Vol 16, No 2 (2010)

Critical Proximity

Proximity is a political force within cultural studies. It works by means of a commitment to sharing the world of those made distant, deploying methods such as ethnography, close textual readings, and careful questioning of the spatial politics of existence in order to render the distant immediate. The articles in this issue of Cultural Studies Review do this through varied topics and means. They show critical proximity as not just the application and creation of critique but the acknowledgement that a radically new arrangement of the ordering principles of distance and closeness has come to pass. Critical proximity is as much a description of our relations with the world as it is a cultural studies practice coming into being.

Table of Contents

Editorial
John Frow, Katrina Schlunke
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1–3

Articles

Jane Simon
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4–23
Katherine Bode
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24–48
Camilla Nelson
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49–74
Jane Messer
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75–101
Hamish Morgan
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102–21
Les Horvat
PDF
122–39
Jeff Lewis, Belinda Lewis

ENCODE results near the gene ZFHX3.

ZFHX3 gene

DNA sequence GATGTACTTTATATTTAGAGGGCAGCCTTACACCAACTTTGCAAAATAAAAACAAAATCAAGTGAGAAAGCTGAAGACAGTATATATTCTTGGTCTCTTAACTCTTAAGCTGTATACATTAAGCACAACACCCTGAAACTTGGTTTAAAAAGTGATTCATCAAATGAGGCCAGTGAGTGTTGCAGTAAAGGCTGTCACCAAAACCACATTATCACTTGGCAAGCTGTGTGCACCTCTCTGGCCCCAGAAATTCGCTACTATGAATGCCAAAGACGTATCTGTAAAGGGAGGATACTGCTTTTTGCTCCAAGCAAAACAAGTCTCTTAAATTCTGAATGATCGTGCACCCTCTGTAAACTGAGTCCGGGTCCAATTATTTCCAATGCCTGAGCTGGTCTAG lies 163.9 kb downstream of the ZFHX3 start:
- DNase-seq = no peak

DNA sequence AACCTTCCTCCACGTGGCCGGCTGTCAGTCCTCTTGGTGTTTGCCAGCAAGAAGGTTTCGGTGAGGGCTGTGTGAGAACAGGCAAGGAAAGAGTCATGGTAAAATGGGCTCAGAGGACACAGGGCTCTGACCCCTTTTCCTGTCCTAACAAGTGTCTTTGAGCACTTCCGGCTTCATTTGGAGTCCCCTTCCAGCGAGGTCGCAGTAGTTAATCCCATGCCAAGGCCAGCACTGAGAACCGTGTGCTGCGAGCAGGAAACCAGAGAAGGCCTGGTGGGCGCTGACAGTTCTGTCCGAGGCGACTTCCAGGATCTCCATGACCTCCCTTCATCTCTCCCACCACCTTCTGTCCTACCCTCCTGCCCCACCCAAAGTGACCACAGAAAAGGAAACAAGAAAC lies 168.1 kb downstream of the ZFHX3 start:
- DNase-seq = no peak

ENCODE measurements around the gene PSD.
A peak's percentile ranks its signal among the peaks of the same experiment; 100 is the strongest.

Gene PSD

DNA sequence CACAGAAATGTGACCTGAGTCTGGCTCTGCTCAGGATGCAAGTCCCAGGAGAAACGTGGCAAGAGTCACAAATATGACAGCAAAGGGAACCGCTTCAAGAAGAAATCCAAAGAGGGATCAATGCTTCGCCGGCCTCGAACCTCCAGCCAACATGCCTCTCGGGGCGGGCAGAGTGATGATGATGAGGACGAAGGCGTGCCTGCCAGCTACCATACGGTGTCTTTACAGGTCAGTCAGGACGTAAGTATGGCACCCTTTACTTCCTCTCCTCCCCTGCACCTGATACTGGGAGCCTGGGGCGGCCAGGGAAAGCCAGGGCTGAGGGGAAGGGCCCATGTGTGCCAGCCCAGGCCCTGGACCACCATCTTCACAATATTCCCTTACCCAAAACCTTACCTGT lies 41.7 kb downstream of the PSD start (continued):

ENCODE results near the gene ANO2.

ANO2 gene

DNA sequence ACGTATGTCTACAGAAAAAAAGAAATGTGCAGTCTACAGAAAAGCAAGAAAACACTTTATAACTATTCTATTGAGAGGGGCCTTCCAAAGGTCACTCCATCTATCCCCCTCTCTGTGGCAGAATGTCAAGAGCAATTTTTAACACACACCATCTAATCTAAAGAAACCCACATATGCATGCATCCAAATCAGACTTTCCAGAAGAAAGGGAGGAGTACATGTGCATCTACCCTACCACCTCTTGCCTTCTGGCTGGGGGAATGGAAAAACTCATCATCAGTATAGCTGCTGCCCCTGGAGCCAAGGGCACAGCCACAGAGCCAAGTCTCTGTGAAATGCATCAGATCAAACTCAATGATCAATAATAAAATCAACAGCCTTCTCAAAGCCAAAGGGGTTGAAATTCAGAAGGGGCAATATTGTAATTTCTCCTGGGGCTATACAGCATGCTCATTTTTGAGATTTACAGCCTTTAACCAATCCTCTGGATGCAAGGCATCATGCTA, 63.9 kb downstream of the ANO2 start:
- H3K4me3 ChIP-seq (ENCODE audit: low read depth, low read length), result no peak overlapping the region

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140–58
Ruth Balint
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159–78
Luke Carman
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179–93
Alison Ravenscroft
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194–224
Paul Gillen
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225–47
Sally Macarthur
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248–70
Thom van Dooren
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271–89

Interview

Noel King
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290–313

New Writing

Jan Idle
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314–39
Neil Murphy
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340–43
Lucy Tatman
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344–55

Reviews

Diasporic Hybridity on Australian Screens: Catherine Simpson, Renata Murawska and Anthony Lambert (eds), Diasporas of Australian Cinema
Olivia Khoo
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356–61
The Return of Richard Hoggart: Richard Hoggart, The Uses of Literacy and Sue Owen (ed.), Richard Hoggart and Cultural Studies
Ben Clarke
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362–70